Northern Illawarra residents have long campaigned for a better hospital - and the new Bulli Hospital and Aged Care Centre is definitely worth the wait.
Every aspect of the nearly $54 million state-of-the-art facility has been designed with the elderly patients it will soon care for in mind.
From the colour-coded doors to help dementia patients get their bearings to the contrasting toilet seats for those with a vision impairment - it's clear much thought has been put into its design.
Clinical staff and patients are now looking forward to moving over from the old, outdated Bulli Hospital - just over the road - on Tuesday, August 11.
"It's a wonderful purpose-built facility which replaces the old Bulli Hospital," said Nicole Sheppard, Northern Illawarra Hospitals Group general manager.
"It is a much larger facility on a greenfield site. There were 52 aged care sub-acute beds at the old site, there'll be 60 beds here.
"There's a purpose-built dementia area, designed with lots of consultation with specialists to give patients the best experience.
"It has all the features of the old site, but they're all enhanced."
The centre has been built by NSW Health and IRT Group as part of a public private partnership.
NSW Health provided $37.1 million towards the hospital project - including $14.5 million from the Restart Illawarra Infrastructure Investment Fund - with IRT investing $16.6 million.
IRT will manage the adjoining 60-suite residential aged care centre, while the Illawarra Shoalhaven Local Health District will manage the public hospital.
That will include inpatient care, as well as a range of outpatient and community health services, for the region's ageing population.
Northern Illawarra residents and visitors of any age will also benefit from the urgent primary care centre, which will be open from 7am to 10pm to treat minor illnesses and injuries.
Ms Sheppard paid tribute to the Bulli community - past and present - for supporting the hospital over the years.
For the hospital's history is entwined in that of its community. It was a year after the Bulli Mine Disaster of 1887 - which took the lives of 81 men and boys - that the northern suburbs community first came together for a public meeting to push for a hospital.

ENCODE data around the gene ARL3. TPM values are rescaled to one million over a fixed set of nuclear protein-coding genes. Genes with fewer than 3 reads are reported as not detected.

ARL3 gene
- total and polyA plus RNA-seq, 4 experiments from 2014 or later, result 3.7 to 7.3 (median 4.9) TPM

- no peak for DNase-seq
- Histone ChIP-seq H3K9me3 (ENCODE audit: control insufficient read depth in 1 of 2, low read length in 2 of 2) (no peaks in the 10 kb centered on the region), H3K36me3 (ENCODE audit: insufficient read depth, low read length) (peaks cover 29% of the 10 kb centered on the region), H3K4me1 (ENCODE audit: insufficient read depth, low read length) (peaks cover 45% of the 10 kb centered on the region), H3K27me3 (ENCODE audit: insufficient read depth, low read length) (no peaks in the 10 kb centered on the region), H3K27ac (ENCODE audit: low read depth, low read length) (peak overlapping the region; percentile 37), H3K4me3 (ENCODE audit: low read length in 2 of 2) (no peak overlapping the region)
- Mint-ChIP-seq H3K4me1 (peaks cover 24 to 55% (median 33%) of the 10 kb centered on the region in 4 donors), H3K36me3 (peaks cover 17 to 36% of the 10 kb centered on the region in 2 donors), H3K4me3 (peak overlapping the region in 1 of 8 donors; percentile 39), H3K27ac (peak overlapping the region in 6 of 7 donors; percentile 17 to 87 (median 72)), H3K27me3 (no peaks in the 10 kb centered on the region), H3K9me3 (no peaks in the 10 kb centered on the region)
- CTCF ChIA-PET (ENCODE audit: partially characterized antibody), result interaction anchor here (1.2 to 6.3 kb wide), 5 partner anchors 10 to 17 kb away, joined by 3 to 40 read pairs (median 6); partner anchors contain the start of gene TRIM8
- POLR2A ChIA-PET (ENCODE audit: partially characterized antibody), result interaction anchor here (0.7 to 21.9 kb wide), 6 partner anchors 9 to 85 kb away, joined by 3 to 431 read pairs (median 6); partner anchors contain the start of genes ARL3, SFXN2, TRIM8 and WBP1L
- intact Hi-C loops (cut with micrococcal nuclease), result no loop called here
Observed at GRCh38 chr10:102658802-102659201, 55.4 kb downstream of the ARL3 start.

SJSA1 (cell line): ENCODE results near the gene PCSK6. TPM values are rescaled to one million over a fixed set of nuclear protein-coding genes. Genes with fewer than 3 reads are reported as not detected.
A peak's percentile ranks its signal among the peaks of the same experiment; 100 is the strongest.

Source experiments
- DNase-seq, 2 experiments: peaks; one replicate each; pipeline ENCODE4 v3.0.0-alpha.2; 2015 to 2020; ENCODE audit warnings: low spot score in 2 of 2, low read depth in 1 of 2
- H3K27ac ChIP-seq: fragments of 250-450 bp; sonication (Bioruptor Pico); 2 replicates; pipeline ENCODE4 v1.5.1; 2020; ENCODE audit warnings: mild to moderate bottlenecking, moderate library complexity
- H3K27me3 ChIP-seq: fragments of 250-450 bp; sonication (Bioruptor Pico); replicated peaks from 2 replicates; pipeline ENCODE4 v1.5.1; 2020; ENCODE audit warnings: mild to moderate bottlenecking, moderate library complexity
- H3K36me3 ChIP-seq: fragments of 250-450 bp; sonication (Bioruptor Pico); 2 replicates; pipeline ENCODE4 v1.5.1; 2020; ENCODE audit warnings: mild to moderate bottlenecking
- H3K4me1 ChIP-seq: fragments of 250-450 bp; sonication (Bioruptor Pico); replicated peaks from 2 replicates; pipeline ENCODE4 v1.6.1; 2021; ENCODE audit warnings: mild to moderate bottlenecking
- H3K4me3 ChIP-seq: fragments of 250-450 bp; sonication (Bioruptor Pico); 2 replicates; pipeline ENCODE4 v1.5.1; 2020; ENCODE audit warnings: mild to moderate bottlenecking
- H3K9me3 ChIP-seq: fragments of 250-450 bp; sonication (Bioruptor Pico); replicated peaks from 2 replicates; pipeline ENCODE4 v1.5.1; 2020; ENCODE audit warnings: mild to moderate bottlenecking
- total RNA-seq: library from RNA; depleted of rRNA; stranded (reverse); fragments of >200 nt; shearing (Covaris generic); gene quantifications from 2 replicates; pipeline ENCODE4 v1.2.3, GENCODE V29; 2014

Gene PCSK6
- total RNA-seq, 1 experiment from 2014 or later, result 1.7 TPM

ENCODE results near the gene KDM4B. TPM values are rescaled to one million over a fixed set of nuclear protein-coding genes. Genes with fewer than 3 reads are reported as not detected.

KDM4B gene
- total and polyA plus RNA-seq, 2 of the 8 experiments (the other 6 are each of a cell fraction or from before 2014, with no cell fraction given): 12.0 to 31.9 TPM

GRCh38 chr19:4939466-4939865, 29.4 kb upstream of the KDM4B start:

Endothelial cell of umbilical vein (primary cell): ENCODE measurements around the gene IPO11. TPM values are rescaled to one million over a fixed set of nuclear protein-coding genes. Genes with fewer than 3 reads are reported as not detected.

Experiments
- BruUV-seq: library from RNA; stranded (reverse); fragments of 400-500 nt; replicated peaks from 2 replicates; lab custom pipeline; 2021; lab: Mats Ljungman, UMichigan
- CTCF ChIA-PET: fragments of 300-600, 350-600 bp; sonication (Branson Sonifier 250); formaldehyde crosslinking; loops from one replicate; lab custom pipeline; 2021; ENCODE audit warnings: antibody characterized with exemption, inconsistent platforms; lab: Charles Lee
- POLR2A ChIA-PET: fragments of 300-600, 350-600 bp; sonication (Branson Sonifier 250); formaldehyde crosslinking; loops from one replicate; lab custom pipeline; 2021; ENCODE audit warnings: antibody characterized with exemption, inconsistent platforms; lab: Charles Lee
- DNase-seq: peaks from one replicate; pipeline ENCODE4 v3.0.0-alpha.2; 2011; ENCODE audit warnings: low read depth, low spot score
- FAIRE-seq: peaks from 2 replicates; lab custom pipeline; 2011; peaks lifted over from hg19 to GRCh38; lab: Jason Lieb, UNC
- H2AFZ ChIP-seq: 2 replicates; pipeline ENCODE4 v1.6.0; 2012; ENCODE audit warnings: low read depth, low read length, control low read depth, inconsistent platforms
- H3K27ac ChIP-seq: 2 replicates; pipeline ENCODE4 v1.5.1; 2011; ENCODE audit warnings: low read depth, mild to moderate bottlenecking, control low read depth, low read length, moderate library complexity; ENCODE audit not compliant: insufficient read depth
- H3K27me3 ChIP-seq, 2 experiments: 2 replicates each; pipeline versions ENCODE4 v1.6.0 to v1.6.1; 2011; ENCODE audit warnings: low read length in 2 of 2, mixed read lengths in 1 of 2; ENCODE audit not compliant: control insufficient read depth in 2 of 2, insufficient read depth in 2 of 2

Bulli Cottage Hospital was officially opened on May 20, 1893, and consisted of a five-bed male ward and two-bed female ward. By 1908 an additional male ward and operating theatre were opened.
In 1916, the hospital purchased a horse-drawn ambulance and by 1922 it was renamed Bulli District Memorial Hospital.
Growth continued for several decades, but by the '70s cracks were beginning to show.
In the '80s services including maternity were cut and in 2012 - despite a concerted effort by the Save Bulli ED campaign - the emergency department was closed and in its place an urgent care centre was established.
Work on the new Bulli Hospital and Aged Care Centre began in 2017. While a planned open day to showcase the new facility cannot go ahead due to COVID-19 restrictions, Ms Sheppard said an official opening would occur in the coming months.
"We need to pay tribute to the Bulli community," she said.
"The first Bulli Cottage Hospital was built thanks to local miners donating money from their pay and other community members holding fundraising events.
"For more than 120 years it stood the test of time ... but it's time now for a new facility with state-of-the-art equipment and services for this community."
Ms Sheppard said the old site would be decommissioned, and while there were no plans for it as yet, it could provide opportunities for the district in the future.
Labor's health spokesman, Keira MP Ryan Park said he welcomed the announcement that the hospital would soon open its doors, after a nearly decade-long community campaign to upgrade the facility.
"I want to thank once again the thousands of community members who joined the campaign for a new Bulli Hospital way back in 2010," he said. "The new hospital is a project that I was determined to see become a reality.
"There have been many obstacles, debates, and arguments along the way, but the community's fighting spirit and dogged determination has ensured the people of the northern Illawarra will be able to receive treatment in this modern new health facility."
Staff will start the move from August 7; with patients to follow on August 11. The new facility will be open to the community from August 12, though there will be added precautions - including restricted visitor numbers - in place due to COVID-19.
The new centre will have a new phone number: 4249 1300.